Pharmaceuticals   8th January 2024  5 min read

Beyond sustainable ingredients – moisture-activated dry granulation

In the last decade, the top pharma players have ramped up their efforts to improve their environmental footprint. Sustainability enhancement efforts in the pharmaceutical industry have primarily been targeted at API synthesis, given its well-known high energy intensiveness and far less attention has been given to the formulation steps that come after. As the demand for more sustainable medicines rises, more sustainable pharma manufacturing practices are being highly sought after.

Technical Challenge

High or low dose APIs are often challenged with flowability and processability issues.  API(s) and excipients will therefore typically undergo a multistep process that begins with the dry mixing, followed by high shear or wet granulation (HSG or WG). The granules then undergo a milling or sieving step to improve their size distribution, after which the granules are sent to a drying unit to produce dry granules with good flowability and compactability. Following this, the dry granules undergo a second mixing step in which they are blended with extragranular excipients. 
Due to the high energy consumption of the multistep process, HSG is known to have a large environmental impact as demonstrated by a few LCA (life cycle assessment) studies.3,4

Efforts to reduce the environmental impact of tablet production have been pursued, with, for example, a batch to continuous transition in the WG step3, and meticulous selection of speciality pharmaceutical excipients.

The LCA result showed that the resource extraction and carbon emissions of API tablet production were reduced by roughly 25% and 16% respectively, upon transitioning to continuous WG.3,4
The environmental impact of API tablet production can also be lowered by using direct compression (DC) in place of HSG where the steps are even less and the drying step is omitted 4. Despite DC’s attractive environmental sustainability profile, less than 20% of APIs can be transformed into tablets by DC because most API particles typically do not possess sufficient flowability for successful tableting.5

IMCD Solution

IMCD wanted to tackle this challenge and expand the boundaries on processability by selecting one API in different grades and exploring the limitations and possibilities of making a tablet with that API.

In our Cologne lab, we worked with naturally-derived and purified diosmin (API) from a local API supplier– making the API less environmentally burdened from the start. The high dosage and the micronized nature of diosmin leads many manufacturers towards high shear granulation (HSG), which is cumbersome and an energy-consuming process. By carefully choosing a coarser, non-micronized diosmin (NM), we successfully manufactured high dose diosmin tablets (equivalent to the originator) via moisture-activated wet granulation (MADG).
MADG uses a key ingredient, a low-moisture coarse microcrystalline cellulose that can absorb the residual moisture present in the blend whilst serving as a filler and granulation binder simultaneously. This way, there is no drying step as a calculated amount of water is added that is taken up by our speciality ingredient.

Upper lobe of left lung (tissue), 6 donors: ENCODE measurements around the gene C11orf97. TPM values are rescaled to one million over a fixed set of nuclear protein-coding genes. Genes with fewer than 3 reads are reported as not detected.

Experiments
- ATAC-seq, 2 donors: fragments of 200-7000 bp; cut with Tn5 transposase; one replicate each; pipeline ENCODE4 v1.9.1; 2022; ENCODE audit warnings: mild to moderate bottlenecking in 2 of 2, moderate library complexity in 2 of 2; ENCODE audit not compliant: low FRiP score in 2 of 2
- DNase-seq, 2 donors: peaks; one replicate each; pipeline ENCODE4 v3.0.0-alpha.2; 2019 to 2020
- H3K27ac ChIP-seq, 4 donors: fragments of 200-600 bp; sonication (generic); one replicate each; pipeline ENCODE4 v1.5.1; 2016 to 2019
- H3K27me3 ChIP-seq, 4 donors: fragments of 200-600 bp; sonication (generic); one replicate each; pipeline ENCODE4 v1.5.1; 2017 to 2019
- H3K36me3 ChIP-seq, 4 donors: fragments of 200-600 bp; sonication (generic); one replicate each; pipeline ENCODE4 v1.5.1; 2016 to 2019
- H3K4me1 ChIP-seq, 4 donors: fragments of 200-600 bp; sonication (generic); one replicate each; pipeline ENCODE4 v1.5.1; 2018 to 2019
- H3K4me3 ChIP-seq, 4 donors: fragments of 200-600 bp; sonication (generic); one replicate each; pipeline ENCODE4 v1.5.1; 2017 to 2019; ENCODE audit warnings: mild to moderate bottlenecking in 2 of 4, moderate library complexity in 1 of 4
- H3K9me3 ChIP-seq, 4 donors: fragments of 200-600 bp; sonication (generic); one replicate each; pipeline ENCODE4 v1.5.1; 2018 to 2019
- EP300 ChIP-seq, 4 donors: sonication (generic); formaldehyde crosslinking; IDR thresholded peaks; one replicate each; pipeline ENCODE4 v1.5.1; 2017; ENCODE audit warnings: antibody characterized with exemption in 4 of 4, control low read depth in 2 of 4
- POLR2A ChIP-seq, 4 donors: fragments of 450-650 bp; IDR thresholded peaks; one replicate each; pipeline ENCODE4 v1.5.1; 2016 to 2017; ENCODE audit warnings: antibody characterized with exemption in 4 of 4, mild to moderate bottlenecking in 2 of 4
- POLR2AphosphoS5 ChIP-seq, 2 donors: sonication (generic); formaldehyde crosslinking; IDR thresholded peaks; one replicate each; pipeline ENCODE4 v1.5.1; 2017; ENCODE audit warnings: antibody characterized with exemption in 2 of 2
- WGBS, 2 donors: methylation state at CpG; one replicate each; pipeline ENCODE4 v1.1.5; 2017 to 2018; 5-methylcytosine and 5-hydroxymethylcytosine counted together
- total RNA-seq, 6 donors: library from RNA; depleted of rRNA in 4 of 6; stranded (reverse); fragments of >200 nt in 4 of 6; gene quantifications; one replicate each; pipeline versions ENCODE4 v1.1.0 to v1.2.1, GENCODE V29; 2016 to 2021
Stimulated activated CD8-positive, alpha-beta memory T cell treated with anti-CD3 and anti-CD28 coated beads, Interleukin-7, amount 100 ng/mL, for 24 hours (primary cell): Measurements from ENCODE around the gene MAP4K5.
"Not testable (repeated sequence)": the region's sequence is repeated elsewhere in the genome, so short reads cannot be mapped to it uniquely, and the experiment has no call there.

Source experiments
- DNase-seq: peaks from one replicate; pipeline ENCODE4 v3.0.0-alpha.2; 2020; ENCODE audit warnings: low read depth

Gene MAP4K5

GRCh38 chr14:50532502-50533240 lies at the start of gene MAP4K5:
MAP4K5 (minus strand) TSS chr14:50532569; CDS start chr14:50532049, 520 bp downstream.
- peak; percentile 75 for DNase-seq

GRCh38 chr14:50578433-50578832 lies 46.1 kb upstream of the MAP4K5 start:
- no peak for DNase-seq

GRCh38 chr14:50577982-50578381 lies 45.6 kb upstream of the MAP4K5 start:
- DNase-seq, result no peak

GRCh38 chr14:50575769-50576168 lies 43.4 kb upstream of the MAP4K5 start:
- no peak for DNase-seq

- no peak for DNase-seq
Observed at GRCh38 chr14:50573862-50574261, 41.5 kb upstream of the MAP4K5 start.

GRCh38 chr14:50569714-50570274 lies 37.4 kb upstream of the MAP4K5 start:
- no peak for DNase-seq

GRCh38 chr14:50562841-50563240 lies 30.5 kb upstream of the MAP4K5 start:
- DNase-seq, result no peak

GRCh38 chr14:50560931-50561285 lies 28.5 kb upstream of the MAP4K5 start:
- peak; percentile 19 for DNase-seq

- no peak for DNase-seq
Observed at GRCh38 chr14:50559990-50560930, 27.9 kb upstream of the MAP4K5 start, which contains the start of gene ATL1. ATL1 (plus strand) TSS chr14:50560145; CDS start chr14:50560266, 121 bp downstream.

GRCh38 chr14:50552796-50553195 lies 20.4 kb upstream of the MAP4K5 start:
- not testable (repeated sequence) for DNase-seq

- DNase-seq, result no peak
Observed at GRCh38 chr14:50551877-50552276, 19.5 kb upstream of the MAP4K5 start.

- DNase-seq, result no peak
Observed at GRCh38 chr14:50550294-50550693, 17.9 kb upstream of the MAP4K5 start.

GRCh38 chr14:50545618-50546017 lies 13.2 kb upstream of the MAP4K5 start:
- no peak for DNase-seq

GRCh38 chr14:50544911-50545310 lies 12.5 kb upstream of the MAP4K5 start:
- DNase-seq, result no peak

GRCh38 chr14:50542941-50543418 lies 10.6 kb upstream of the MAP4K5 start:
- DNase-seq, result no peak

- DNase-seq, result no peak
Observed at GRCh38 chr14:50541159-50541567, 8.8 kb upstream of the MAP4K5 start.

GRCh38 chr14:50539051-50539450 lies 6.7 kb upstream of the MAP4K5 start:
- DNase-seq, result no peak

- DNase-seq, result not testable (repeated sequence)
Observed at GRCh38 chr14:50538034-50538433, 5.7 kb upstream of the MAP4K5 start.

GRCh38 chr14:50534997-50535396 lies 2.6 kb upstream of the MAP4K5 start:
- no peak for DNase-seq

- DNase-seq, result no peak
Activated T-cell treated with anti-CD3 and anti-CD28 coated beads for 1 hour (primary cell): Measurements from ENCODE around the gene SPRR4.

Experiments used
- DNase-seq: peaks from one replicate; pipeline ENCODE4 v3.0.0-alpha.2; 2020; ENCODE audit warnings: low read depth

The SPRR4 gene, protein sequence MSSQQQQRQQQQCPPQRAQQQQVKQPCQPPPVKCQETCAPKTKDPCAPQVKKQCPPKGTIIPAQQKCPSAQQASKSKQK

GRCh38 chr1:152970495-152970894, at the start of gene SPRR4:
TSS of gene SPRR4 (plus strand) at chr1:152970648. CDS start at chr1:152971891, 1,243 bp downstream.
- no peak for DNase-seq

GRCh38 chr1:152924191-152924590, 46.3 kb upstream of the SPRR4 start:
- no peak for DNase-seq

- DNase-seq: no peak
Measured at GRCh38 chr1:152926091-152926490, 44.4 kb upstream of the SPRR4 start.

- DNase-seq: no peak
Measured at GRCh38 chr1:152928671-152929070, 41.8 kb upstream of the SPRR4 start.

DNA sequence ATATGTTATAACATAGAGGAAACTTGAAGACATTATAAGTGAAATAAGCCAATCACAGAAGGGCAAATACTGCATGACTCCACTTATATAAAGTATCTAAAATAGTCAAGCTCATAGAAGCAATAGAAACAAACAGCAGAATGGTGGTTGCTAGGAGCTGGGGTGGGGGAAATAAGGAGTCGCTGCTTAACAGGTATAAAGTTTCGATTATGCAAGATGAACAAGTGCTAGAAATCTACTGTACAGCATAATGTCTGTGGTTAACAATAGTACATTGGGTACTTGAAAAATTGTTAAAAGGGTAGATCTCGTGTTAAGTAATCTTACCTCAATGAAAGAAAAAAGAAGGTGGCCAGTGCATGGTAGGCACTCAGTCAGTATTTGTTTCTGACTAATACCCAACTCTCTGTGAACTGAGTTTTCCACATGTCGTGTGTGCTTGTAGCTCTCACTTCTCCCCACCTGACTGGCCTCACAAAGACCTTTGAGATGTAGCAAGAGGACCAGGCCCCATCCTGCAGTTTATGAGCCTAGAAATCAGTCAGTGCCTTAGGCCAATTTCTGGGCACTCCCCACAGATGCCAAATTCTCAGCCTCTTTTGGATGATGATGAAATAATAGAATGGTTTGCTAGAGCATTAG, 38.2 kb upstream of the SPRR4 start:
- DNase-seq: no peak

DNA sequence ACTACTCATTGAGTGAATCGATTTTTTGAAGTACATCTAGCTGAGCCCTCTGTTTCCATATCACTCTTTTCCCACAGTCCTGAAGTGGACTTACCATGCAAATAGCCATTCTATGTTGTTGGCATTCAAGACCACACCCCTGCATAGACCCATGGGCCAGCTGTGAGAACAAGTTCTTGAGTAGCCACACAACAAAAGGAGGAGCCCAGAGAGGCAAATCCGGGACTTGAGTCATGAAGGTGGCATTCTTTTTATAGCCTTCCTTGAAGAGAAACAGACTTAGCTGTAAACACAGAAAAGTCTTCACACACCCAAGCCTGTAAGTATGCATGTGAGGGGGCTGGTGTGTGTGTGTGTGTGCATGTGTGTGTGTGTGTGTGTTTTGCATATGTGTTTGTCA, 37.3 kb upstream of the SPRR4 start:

We successfully used the same MADG process for two other grades of the diosmin, simplifying the process for customers by pre-selecting the grades that they might use in their production. 
MADG is a simple, clean, and lean process that is economical, energy saving, and environmentally friendly. Some limitations are the inability to process moisture-sensitive drugs or working with other, non-water-based solvents. However, MADG excels as a potential candidate for many APIs where traditional wet granulation is the golden standard. Ultimately, along with reduced steps, the equipment required is the same as that used in traditional wet granulation – which is what most manufacturing sites are equipped with – so mass implementation would be relatively easy to achieve.
Our study aims to be an example for various actives that can be used via alternative manufacturing methods without changing existing equipment. 

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IMCD is on a mission to champion our partners' journeys towards utilising sustainable solutions every day to make a positive impact on their organisation and the world. Curious to know more? Contact us today.
1. Matilde Milanesi, Andrea Runfola, Simone Guercini, Pharmaceutical industry riding the wave of sustainability: Review and opportunities for future research,Journal of Cleaner Production,Volume 261,2020
3. Wouter De Soete, Lieselot Boone, Filip Willemse, Erik De Meyer, Bert Heirman, Herman Van Langenhove, Jo Dewulf, Environmental resource footprinting of drug manufacturing: Effects of scale-up and tablet dosage,Resources, Conservation and Recycling,Volume 91,2014,
4. Kunn Hadinoto, The-Thien Tran, Angeline Chua, Wean Sin Cheow, Comparing environmental impacts of direct compaction versus wet granulation tableting methods for drugs with poor flowability by life cycle assessment,Chemical Engineering Research and Design,Volume 183, 2022,
5. Zhe Li, LiJie Zhao, Xiao Lin, Lan Shen, Yi Feng, Direct compaction: An update of materials, trouble-shooting, and application, International Journal of Pharmaceutics,Volume 529, Issues 1–2, 2017,